When I came out, I was sixteen years old, and it was the year 2000. It's difficult to remember sometimes that there are very motivated, thoughtful, and amazing individuals who were born in that year. Some of whom I had the opportunity to meet at a retreat last Saturday. In Oklahoma, it can still be very difficult to be young and LGBT. In Miami, 15 years ago, I learned that many of my fears were unfounded.

I feared the worst, of course. My friends, mostly boys, would flee from the sight of me. They'd think I was a freak or worse. Being bisexual, by the way, doesn't soften the blow. Then I finally tore off the band-aid, and the response that my friends gave me was amazing. They were supportive, accepted me as I was, and things continued as normal except that I could share some things about me that I hadn't before—like the life-size poster of Leonardo DiCaprio I had up in my bedroom and my secret love for ★NSYNC.

But it wasn't enough. I don't know whether it was my fault or theirs or both of ours, but there was a singular, nagging sense that something had, in fact, changed. That one or more of us was trying to hard to filter through or accept something that was too difficult because, in 2000, there was no template for it. The word "straight ally" was a very new concept. So was the Gay-Straight Alliance, and there wasn't one on my campus at my school because—as far as I knew—I was the only student in the entire school who was openly anything other than straight.

Now it's 2015, and a gay boy's straight best friend is asking the former to the prom.

In Las Vegas, Nevada, "hella str8" Jacob Lescenski had decided to go to stag to his prom. Things hadn't gone as planned for him. "Hella gay" Anthony Martinez was a busy kid, planning school dances. One day, he got on Twitter to lament the fact that he didn't have a date to the prom. So Jacob says, "Why not?" and he has one of his friends help him invite his best friend to the prom.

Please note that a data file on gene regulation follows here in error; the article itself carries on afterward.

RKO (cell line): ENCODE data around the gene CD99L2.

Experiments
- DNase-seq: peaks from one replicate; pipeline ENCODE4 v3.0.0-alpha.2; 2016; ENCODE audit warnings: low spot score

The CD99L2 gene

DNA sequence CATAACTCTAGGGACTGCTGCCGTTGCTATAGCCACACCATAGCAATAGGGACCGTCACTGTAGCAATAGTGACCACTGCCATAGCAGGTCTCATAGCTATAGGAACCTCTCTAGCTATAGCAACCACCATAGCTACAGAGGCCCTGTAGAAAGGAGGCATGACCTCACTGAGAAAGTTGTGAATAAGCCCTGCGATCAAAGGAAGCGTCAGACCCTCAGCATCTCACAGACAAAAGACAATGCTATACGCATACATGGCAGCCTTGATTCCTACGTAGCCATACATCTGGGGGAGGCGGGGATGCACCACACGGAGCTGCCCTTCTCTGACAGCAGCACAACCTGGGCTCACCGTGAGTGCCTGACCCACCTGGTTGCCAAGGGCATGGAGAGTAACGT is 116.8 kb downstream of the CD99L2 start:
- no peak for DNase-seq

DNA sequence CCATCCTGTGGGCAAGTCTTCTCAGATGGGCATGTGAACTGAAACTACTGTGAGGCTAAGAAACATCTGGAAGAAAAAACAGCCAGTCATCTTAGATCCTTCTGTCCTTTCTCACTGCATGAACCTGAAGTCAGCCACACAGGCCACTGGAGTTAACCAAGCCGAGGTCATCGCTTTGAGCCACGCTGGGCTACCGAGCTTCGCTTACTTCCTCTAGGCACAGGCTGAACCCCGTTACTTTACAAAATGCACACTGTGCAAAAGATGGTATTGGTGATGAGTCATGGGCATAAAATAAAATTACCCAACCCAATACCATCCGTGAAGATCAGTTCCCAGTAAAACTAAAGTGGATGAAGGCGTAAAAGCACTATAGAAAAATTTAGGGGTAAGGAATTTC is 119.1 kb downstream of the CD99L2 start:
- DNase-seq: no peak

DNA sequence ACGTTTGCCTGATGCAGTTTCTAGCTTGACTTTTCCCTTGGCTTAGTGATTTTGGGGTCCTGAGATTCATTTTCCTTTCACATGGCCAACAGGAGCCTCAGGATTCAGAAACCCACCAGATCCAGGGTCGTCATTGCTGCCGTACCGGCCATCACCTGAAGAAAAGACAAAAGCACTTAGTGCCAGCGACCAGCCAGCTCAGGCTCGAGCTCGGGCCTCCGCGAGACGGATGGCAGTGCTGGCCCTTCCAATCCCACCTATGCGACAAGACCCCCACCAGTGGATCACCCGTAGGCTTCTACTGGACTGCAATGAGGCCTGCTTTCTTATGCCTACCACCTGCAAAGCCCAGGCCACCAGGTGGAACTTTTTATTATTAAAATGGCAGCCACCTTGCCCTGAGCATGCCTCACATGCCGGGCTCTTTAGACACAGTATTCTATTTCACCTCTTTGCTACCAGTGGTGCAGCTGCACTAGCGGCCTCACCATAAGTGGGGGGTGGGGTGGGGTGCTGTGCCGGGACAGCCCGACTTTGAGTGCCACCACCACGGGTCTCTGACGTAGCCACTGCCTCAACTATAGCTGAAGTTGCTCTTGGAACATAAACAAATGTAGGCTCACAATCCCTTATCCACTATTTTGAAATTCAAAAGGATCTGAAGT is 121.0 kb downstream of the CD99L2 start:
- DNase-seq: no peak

Boys and girls have been able to go to the prom as friends for a long time. I'm not going to say how long because I'm not entirely sure, but it's definitely been a while. In the 90s, going stag to a prom was definitely a worse fate than at least finding someone—anyone—to go with you. Even Andie Walsh nearly walked away from the prom before finding Duckie to take her hand as they made their way into the ballroom. (That's an allusion to an 80s film, not a reference to a recent news article.)

But, for a very long time, the boy-girl rule remained in place. You didn't have to date, you didn't even have to dance together, but you had to have different parts because eww...or something. The first LGBT prom I attended took place in 2002, the year after my prom, nowhere near a school. It was the one you went to if you were LGBT and unlucky enough to want to dance with someone who shared the same plumbing as you did. That was me, my world, back then. I'm 31 years old now, and prom is way, way behind me.

But then I saw the article about Jacob and Anthony, two guys, best friends, going to prom together because going stag still sucks. I teared up, and I don't tear up easy. It reminded me of being back in high school, wondering what would've been if things I'd been born in a better time. And then I think about all the tears shed by all those old gay men, joyfully weeping at the fact that gay marriage is a fact in their lifetimes. Not a single LGBT person would be where we are today without our straight allies. I hope Jacob can serve as an example to those would-be allies who are still on the fence.

There's still so much work to do. So many people still facing discrimination at school or work, so many families who'd rather throw a child into the street than tolerate their having been born gay, so many states where gay marriage isn't legal, so many countries where it's a crime punishable by death. Across the country we face another wave of transphobic bathroom legislation. The fight is long and hard, but I think I'll always enjoy it when, 15 years later, I read an article that describes some act of humility, affection, love, or otherwise that wouldn't have been imaginable to me 15 years before.

It's a beautiful nostalgia that illuminates the strides we've made, and the peaks we've left to leap.